[2] It is not necessary here to repeat the familiar principles to be applied in determining this constitutional question, as stated in such cases as State ex rel. Toll Bridge Authority v. Yelle, 32 Wn.2d 13, 200 P.2d 467, and Gruen v. State Tax Commission, 35 Wn.2d 1, 211 P.2d 651. Applying those principles, we are of the view that the title of the 1943 act is a restrictive one, in the sense that it is expressly limited in scope to the protection of employees in factories where machinery is used. This being so, it necessarily follows that any provision of the act which purports to cover nonfactory operations is beyond the scope of the title and hence invalid. Thus the clause relied upon by appellant, "or conducting any operation where machinery is used," being clearly intended to cover operations not included under the term "factory, mill or workshop," must be held void. The trial court did not err in so ruling.

The trial court, having held that the factory act was not here applicable and that the defense of assumption of risk was therefore available to respondent, ruled that appellant had assumed the risk as a matter of law.

The injury occurred when appellant's hand was drawn into some unguarded gears and chains while appellant was engaged in his assigned task of cleaning an overhead platform. Appellant contended that respondent was negligent in failing to guard these gears and chains. There was substantial evidence in support of this view. In considering the correctness of the trial court's ruling as to assumption of risk, we must accordingly assume this to be a case where the injury was caused by defect brought about or permitted to exist by reason of the employer's negligence.

[3] The applicable rule as to assumption of risk, as to dangers normally incident to the occupation, where the defect was due to the negligence of the employer, is stated as follows in Gila Valley G. N.R. Co. v. Hall, 232 U.S. 94, 58 L.Ed. 521, 34 S.Ct. 229:

"In order to charge an employee with the assumption of a risk attributable to a defect due to the employer's negligence, it must appear not only that he knew (or is presumed to have known) of the defect, but that he knew it endangered his safety; or else such danger must have been so obvious that an ordinarily prudent person under the circumstances would have appreciated it." (p. 102.)

This statement is quoted with approval in McPherson v. Twin Harbor Stevedoring Tug Co., 139 Wn. 61, 245 P. 747; Peterson v. Tacoma-Ashford Transit Co., 170 Wn. 594, 17 P.2d 35; and Cummins v. Dufault, 18 Wn.2d 274, 139 P.2d 308. See, also, Rawlins v. Nelson, ante p. 570, 231 P.2d 281.

With respect to extraordinary risks, the principles to be applied where the employer is negligent have not been so explicitly stated. In our opinion, however, the same rule governs. Kahlstrom v. International Stevedoring Co., 141 Wn. 374, 250 P. 287, 256 P. 503; Cummins v. Dufault, supra, and cases there cited. It is therefore unnecessary to determine whether the risk in question was normally incident to the occupation or is to be classified as an extraordinary risk. See 3 Labatt's Master Servant (2d ed.) 3189, § 1186a.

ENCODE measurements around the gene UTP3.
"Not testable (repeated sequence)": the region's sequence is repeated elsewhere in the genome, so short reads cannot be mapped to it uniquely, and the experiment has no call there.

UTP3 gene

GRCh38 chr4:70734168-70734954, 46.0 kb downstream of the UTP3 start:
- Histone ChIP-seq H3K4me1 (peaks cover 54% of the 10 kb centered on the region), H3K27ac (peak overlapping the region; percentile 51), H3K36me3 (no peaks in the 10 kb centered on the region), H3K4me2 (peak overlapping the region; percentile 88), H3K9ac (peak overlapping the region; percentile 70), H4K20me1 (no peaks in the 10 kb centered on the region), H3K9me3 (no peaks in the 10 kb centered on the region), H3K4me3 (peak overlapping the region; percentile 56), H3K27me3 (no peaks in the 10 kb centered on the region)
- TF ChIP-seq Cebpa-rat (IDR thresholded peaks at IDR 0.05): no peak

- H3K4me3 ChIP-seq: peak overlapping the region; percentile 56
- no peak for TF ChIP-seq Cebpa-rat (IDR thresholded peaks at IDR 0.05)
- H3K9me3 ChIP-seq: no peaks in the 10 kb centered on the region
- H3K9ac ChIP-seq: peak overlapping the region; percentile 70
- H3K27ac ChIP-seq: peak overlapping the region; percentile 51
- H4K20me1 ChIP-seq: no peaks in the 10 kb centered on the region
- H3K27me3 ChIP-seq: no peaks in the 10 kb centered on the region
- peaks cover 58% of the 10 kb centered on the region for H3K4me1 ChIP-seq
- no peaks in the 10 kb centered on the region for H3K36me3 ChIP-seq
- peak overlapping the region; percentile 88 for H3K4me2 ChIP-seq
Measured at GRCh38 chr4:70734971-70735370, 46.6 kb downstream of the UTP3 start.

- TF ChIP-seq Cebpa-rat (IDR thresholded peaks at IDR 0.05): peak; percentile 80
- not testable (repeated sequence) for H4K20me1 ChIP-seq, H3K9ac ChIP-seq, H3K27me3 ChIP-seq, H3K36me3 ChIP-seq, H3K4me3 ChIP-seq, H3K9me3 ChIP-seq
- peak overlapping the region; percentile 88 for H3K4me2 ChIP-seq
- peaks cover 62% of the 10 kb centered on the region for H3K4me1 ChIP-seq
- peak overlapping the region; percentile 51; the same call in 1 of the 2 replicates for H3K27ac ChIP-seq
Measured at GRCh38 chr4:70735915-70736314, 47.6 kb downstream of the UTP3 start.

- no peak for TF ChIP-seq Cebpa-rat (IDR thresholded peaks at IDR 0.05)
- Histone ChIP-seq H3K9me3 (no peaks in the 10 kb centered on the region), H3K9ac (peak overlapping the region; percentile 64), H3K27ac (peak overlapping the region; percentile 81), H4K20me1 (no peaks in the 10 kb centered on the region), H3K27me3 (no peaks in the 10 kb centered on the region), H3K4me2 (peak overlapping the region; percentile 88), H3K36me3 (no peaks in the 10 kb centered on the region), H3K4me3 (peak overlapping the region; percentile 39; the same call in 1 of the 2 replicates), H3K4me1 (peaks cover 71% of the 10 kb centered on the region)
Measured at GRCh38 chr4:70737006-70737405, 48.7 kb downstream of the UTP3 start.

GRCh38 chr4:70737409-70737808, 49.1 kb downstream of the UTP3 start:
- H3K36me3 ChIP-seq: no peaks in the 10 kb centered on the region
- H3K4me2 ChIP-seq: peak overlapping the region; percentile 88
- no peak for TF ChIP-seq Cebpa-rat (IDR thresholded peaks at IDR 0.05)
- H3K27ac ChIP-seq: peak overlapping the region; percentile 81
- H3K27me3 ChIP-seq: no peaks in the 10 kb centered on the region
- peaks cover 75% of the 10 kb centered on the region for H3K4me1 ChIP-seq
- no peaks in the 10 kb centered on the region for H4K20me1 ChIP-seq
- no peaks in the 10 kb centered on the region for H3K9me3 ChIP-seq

[4] The evidence is undisputed that appellant knew of the unguarded moving gears and chains. As above indicated, however, it must also be shown that appellant knew that the unguarded moving gears and chains endangered his safety, or that such danger was so obvious that an ordinarily prudent person under the circumstances would have appreciated it. If this showing is sufficiently conclusive so that it can be said that reasonable minds may not differ, then the trial court may decide the question as a matter of law; otherwise not. Pearson v. Federal Mining and Smelting Co., 42 Wn. 90, 84 P. 632; Peterson v. Tacoma-Ashford Transit Co., supra.

Neither Blanco nor any other witness testified that Blanco actually knew that his safety would be endangered while he was engaged in the process of cleaning off the overhead platform. The question thus comes down to this: Does the evidence show, with the required degree of conclusiveness, that the danger of suffering this particular injury was so obvious that an ordinarily prudent person under the circumstances would have appreciated it? We think not.

In cases where the employee is engaged in work which directs his attention to the danger confronting him, or is such that the very act of performing his task gives him notice of, and compels him to be aware of and appreciate, the danger, we have held, as a matter of law, that the employee had assumed the risk of injury from such dangers. Examples of this are where the employee is engaged in feeding clothing to the rollers of a laundry mangle ( Bier v. Hosford, 35 Wn. 544, 77 P. 867; Daffron v. Majestic Laundry Co., 41 Wn. 65, 82 P. 1089; Kranich v. Knapp, 43 Wn. 85, 86 P. 207); sawing lumber or wood on a circular saw ( Snyder v. Lamb-Davis Lbr. Co., 64 Wn. 587, 117 P. 399); removing debris from uncovered and unguarded cogs ( Olson v. McMurray Cedar Lbr. Co., 9 Wn. 500, 37 P. 679); or where the employee's duties required him to repeatedly pass under an unguarded revolving shaft ( Brown v. Tabor Mill Co., 22 Wn. 317, 60 P. 1126).